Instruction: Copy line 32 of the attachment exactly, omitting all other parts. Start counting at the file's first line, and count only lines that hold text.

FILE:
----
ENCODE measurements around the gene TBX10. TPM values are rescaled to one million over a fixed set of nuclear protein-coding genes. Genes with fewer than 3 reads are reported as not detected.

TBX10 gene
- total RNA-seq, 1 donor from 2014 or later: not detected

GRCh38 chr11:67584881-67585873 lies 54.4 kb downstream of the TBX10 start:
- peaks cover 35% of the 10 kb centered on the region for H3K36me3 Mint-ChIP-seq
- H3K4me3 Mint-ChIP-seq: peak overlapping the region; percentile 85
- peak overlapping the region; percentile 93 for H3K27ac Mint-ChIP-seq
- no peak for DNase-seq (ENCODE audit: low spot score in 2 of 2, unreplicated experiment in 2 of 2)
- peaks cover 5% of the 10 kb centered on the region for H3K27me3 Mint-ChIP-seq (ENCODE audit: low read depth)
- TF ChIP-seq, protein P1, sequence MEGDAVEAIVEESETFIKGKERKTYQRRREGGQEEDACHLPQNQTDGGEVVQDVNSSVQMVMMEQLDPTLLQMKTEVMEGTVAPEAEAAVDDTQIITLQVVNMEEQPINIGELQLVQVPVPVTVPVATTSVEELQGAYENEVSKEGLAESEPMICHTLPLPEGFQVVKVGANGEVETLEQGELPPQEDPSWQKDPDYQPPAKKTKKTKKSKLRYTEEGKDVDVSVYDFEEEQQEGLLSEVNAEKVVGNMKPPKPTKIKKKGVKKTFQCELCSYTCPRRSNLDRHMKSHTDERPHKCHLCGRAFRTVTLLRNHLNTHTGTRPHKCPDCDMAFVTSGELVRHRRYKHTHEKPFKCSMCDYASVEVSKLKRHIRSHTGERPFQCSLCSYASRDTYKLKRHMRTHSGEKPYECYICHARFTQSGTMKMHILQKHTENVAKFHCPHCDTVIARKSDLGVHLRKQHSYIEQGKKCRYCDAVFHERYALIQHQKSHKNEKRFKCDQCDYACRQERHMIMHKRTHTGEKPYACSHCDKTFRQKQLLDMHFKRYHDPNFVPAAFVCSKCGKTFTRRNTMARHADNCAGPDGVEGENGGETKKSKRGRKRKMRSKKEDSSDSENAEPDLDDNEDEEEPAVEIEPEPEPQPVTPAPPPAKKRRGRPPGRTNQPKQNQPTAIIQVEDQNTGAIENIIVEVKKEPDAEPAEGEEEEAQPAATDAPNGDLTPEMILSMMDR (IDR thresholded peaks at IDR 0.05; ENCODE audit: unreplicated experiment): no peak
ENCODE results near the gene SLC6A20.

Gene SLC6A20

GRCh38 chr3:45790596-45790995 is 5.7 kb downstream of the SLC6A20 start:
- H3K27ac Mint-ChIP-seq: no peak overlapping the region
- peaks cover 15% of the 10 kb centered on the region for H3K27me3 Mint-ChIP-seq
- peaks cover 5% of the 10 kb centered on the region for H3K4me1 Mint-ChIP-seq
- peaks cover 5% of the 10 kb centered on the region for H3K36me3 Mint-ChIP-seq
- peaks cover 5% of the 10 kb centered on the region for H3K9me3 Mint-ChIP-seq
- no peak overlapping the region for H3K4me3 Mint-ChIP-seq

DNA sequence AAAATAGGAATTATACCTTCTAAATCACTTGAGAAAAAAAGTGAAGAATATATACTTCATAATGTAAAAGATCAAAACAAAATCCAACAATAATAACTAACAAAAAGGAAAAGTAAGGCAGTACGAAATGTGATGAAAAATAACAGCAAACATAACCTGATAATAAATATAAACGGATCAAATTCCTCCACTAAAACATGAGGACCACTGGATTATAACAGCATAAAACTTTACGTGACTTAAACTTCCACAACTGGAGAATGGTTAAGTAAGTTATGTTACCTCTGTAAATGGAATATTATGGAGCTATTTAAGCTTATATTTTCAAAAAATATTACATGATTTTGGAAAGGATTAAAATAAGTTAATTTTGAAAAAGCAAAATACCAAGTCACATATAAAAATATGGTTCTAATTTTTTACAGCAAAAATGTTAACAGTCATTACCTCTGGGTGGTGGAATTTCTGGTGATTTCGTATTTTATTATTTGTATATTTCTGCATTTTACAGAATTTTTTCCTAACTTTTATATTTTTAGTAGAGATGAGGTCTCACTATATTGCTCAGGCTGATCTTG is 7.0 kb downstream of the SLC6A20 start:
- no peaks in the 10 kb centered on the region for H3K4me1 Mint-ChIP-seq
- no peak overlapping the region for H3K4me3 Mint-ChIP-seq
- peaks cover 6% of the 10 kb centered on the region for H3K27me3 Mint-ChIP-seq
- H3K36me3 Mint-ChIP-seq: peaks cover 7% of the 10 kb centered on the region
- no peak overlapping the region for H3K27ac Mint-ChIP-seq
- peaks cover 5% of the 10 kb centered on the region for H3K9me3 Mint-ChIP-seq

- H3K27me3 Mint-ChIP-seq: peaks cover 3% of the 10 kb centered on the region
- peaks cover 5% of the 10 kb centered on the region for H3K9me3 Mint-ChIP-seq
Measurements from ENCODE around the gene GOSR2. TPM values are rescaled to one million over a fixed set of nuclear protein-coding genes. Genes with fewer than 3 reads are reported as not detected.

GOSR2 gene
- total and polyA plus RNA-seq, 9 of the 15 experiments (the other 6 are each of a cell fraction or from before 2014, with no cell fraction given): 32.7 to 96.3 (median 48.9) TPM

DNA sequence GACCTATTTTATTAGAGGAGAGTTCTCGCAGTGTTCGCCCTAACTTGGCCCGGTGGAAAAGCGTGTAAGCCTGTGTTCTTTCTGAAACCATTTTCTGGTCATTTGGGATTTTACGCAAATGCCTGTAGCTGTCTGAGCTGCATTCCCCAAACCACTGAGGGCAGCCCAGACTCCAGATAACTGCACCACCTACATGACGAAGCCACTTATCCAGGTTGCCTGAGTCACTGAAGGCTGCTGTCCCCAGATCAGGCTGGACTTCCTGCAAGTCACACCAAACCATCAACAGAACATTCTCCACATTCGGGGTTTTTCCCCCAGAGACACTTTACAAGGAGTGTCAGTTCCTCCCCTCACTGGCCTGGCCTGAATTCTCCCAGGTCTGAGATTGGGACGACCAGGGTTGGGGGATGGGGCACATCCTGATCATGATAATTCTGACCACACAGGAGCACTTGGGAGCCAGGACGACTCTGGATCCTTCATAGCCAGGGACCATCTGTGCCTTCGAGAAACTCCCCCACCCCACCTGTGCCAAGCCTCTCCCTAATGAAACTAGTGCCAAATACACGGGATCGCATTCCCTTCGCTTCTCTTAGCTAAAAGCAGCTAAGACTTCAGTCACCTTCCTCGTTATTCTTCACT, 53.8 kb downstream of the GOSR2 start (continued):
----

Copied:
DNA sequence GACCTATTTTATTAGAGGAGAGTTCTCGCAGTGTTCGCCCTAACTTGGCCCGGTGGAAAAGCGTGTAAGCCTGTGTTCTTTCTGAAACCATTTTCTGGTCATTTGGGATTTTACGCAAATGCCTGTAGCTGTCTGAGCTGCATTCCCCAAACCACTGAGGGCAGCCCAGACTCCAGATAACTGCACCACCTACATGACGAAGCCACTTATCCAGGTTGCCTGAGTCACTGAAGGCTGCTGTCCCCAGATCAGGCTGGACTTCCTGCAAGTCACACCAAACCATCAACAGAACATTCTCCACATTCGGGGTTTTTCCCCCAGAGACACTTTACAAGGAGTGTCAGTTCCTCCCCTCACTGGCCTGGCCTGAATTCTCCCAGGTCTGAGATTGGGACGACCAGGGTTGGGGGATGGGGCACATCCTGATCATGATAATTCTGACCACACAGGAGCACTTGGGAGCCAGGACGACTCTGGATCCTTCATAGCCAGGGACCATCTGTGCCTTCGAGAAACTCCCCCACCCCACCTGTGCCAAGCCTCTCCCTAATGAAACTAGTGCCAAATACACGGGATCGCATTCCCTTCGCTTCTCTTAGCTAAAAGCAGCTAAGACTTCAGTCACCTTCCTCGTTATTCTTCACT, 53.8 kb downstream of the GOSR2 start (continued):